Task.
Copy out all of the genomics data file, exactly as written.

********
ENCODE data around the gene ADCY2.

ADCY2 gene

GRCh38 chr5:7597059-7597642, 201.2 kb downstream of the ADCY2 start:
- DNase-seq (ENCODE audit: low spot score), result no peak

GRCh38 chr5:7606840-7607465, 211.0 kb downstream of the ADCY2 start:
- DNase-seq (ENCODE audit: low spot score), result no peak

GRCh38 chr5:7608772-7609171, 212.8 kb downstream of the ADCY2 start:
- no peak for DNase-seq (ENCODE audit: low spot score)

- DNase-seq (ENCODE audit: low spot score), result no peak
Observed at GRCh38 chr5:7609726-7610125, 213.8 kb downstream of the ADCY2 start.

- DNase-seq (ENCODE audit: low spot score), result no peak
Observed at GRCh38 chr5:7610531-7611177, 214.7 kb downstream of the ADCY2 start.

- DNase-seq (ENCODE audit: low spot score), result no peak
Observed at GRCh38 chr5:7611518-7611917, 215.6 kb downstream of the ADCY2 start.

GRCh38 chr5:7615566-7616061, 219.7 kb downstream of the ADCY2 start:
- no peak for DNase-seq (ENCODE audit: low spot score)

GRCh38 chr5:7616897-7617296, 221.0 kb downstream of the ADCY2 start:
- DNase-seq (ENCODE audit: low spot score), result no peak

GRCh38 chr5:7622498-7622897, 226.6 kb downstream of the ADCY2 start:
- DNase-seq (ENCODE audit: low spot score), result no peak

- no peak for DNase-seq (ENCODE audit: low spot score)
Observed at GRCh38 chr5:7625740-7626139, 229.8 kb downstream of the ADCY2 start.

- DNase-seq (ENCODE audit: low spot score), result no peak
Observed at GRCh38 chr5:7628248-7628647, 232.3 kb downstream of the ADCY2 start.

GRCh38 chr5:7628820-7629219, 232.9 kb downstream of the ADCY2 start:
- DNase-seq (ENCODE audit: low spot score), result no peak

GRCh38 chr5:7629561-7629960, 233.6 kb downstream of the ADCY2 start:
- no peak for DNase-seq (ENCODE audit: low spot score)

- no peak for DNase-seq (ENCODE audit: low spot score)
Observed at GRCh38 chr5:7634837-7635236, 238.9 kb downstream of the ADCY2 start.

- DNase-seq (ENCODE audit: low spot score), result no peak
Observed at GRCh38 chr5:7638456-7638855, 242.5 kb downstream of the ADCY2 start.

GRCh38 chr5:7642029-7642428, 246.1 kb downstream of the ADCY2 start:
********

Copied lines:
ENCODE data around the gene ADCY2.

ADCY2 gene

GRCh38 chr5:7597059-7597642, 201.2 kb downstream of the ADCY2 start:
- DNase-seq (ENCODE audit: low spot score), result no peak

GRCh38 chr5:7606840-7607465, 211.0 kb downstream of the ADCY2 start:
- DNase-seq (ENCODE audit: low spot score), result no peak

GRCh38 chr5:7608772-7609171, 212.8 kb downstream of the ADCY2 start:
- no peak for DNase-seq (ENCODE audit: low spot score)

- DNase-seq (ENCODE audit: low spot score), result no peak
Observed at GRCh38 chr5:7609726-7610125, 213.8 kb downstream of the ADCY2 start.

- DNase-seq (ENCODE audit: low spot score), result no peak
Observed at GRCh38 chr5:7610531-7611177, 214.7 kb downstream of the ADCY2 start.

- DNase-seq (ENCODE audit: low spot score), result no peak
Observed at GRCh38 chr5:7611518-7611917, 215.6 kb downstream of the ADCY2 start.

GRCh38 chr5:7615566-7616061, 219.7 kb downstream of the ADCY2 start:
- no peak for DNase-seq (ENCODE audit: low spot score)

GRCh38 chr5:7616897-7617296, 221.0 kb downstream of the ADCY2 start:
- DNase-seq (ENCODE audit: low spot score), result no peak

GRCh38 chr5:7622498-7622897, 226.6 kb downstream of the ADCY2 start:
- DNase-seq (ENCODE audit: low spot score), result no peak

- no peak for DNase-seq (ENCODE audit: low spot score)
Observed at GRCh38 chr5:7625740-7626139, 229.8 kb downstream of the ADCY2 start.

- DNase-seq (ENCODE audit: low spot score), result no peak
Observed at GRCh38 chr5:7628248-7628647, 232.3 kb downstream of the ADCY2 start.

GRCh38 chr5:7628820-7629219, 232.9 kb downstream of the ADCY2 start:
- DNase-seq (ENCODE audit: low spot score), result no peak

GRCh38 chr5:7629561-7629960, 233.6 kb downstream of the ADCY2 start:
- no peak for DNase-seq (ENCODE audit: low spot score)

- no peak for DNase-seq (ENCODE audit: low spot score)
Observed at GRCh38 chr5:7634837-7635236, 238.9 kb downstream of the ADCY2 start.

- DNase-seq (ENCODE audit: low spot score), result no peak
Observed at GRCh38 chr5:7638456-7638855, 242.5 kb downstream of the ADCY2 start.

GRCh38 chr5:7642029-7642428, 246.1 kb downstream of the ADCY2 start: